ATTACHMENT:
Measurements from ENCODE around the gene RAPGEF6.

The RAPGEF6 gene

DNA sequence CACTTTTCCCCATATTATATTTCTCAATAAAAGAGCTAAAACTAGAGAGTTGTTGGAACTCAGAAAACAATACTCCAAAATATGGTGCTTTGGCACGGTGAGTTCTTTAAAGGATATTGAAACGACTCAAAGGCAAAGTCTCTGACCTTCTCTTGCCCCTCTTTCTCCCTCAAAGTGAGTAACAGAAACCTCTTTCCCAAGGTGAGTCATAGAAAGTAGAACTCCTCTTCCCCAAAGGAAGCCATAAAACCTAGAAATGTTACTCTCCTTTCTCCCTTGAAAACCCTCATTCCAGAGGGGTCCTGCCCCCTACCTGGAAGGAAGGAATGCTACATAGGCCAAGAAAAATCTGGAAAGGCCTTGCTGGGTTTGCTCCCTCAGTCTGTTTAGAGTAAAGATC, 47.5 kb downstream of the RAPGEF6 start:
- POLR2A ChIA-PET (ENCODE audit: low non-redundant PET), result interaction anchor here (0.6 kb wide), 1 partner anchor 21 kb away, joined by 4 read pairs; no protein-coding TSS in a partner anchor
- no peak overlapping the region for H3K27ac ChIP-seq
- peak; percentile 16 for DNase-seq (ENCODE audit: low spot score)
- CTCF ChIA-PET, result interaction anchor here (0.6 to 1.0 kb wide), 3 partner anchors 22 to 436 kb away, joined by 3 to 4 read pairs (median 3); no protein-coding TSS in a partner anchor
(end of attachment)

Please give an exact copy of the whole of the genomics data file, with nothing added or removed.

Measurements from ENCODE around the gene RAPGEF6.

The RAPGEF6 gene

DNA sequence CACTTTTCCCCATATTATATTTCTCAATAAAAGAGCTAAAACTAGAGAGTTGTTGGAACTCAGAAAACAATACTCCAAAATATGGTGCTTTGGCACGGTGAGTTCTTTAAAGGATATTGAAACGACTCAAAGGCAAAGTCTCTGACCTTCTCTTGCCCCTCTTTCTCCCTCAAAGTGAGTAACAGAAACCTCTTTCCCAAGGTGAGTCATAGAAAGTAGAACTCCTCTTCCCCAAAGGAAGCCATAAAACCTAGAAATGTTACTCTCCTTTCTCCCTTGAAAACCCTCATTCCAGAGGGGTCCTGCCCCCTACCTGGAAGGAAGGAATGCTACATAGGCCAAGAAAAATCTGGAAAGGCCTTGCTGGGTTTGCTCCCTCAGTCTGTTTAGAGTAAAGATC, 47.5 kb downstream of the RAPGEF6 start:
- POLR2A ChIA-PET (ENCODE audit: low non-redundant PET), result interaction anchor here (0.6 kb wide), 1 partner anchor 21 kb away, joined by 4 read pairs; no protein-coding TSS in a partner anchor
- no peak overlapping the region for H3K27ac ChIP-seq
- peak; percentile 16 for DNase-seq (ENCODE audit: low spot score)
- CTCF ChIA-PET, result interaction anchor here (0.6 to 1.0 kb wide), 3 partner anchors 22 to 436 kb away, joined by 3 to 4 read pairs (median 3); no protein-coding TSS in a partner anchor